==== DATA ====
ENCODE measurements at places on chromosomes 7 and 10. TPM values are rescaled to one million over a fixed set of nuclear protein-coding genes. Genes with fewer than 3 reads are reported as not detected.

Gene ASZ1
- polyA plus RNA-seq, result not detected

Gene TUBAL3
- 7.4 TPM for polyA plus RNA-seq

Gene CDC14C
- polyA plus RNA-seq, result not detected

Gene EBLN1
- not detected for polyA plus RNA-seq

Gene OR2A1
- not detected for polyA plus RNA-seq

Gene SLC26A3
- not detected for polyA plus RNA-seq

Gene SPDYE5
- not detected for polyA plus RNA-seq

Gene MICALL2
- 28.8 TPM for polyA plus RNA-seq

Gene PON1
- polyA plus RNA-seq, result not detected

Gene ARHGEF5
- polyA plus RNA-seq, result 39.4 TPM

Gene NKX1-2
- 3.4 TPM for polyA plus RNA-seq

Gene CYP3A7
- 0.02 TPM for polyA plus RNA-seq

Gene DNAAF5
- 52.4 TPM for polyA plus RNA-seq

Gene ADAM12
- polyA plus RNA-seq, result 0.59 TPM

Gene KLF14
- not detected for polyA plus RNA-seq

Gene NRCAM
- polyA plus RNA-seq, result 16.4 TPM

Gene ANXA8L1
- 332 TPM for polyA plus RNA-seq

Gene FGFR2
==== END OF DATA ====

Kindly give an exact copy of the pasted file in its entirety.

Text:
ENCODE measurements at places on chromosomes 7 and 10. TPM values are rescaled to one million over a fixed set of nuclear protein-coding genes. Genes with fewer than 3 reads are reported as not detected.

Gene ASZ1
- polyA plus RNA-seq, result not detected

Gene TUBAL3
- 7.4 TPM for polyA plus RNA-seq

Gene CDC14C
- polyA plus RNA-seq, result not detected

Gene EBLN1
- not detected for polyA plus RNA-seq

Gene OR2A1
- not detected for polyA plus RNA-seq

Gene SLC26A3
- not detected for polyA plus RNA-seq

Gene SPDYE5
- not detected for polyA plus RNA-seq

Gene MICALL2
- 28.8 TPM for polyA plus RNA-seq

Gene PON1
- polyA plus RNA-seq, result not detected

Gene ARHGEF5
- polyA plus RNA-seq, result 39.4 TPM

Gene NKX1-2
- 3.4 TPM for polyA plus RNA-seq

Gene CYP3A7
- 0.02 TPM for polyA plus RNA-seq

Gene DNAAF5
- 52.4 TPM for polyA plus RNA-seq

Gene ADAM12
- polyA plus RNA-seq, result 0.59 TPM

Gene KLF14
- not detected for polyA plus RNA-seq

Gene NRCAM
- polyA plus RNA-seq, result 16.4 TPM

Gene ANXA8L1
- 332 TPM for polyA plus RNA-seq

Gene FGFR2